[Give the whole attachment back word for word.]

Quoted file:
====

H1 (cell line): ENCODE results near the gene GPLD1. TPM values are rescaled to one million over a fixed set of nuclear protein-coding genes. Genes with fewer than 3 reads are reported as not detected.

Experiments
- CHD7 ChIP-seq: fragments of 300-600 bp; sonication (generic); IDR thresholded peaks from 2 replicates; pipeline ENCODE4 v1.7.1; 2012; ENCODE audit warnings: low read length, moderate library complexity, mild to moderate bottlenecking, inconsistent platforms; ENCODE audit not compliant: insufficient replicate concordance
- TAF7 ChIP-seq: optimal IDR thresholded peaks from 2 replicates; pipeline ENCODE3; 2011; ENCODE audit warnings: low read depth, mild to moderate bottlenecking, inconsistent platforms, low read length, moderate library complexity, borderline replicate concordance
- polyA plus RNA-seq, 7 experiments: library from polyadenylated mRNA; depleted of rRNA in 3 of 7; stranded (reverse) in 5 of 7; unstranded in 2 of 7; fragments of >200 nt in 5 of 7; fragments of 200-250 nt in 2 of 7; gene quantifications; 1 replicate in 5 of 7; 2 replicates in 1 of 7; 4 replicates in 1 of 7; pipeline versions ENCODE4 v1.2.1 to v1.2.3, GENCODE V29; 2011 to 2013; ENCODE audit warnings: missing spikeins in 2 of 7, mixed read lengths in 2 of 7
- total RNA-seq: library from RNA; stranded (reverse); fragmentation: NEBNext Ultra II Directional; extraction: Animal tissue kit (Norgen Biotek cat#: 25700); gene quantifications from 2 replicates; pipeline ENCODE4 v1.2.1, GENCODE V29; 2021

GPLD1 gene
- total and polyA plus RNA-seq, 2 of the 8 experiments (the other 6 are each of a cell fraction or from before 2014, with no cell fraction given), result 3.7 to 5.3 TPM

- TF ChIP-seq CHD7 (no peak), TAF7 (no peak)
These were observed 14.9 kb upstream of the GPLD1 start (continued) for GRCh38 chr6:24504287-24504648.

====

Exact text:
H1 (cell line): ENCODE results near the gene GPLD1. TPM values are rescaled to one million over a fixed set of nuclear protein-coding genes. Genes with fewer than 3 reads are reported as not detected.

Experiments
- CHD7 ChIP-seq: fragments of 300-600 bp; sonication (generic); IDR thresholded peaks from 2 replicates; pipeline ENCODE4 v1.7.1; 2012; ENCODE audit warnings: low read length, moderate library complexity, mild to moderate bottlenecking, inconsistent platforms; ENCODE audit not compliant: insufficient replicate concordance
- TAF7 ChIP-seq: optimal IDR thresholded peaks from 2 replicates; pipeline ENCODE3; 2011; ENCODE audit warnings: low read depth, mild to moderate bottlenecking, inconsistent platforms, low read length, moderate library complexity, borderline replicate concordance
- polyA plus RNA-seq, 7 experiments: library from polyadenylated mRNA; depleted of rRNA in 3 of 7; stranded (reverse) in 5 of 7; unstranded in 2 of 7; fragments of >200 nt in 5 of 7; fragments of 200-250 nt in 2 of 7; gene quantifications; 1 replicate in 5 of 7; 2 replicates in 1 of 7; 4 replicates in 1 of 7; pipeline versions ENCODE4 v1.2.1 to v1.2.3, GENCODE V29; 2011 to 2013; ENCODE audit warnings: missing spikeins in 2 of 7, mixed read lengths in 2 of 7
- total RNA-seq: library from RNA; stranded (reverse); fragmentation: NEBNext Ultra II Directional; extraction: Animal tissue kit (Norgen Biotek cat#: 25700); gene quantifications from 2 replicates; pipeline ENCODE4 v1.2.1, GENCODE V29; 2021

GPLD1 gene
- total and polyA plus RNA-seq, 2 of the 8 experiments (the other 6 are each of a cell fraction or from before 2014, with no cell fraction given), result 3.7 to 5.3 TPM

- TF ChIP-seq CHD7 (no peak), TAF7 (no peak)
These were observed 14.9 kb upstream of the GPLD1 start (continued) for GRCh38 chr6:24504287-24504648.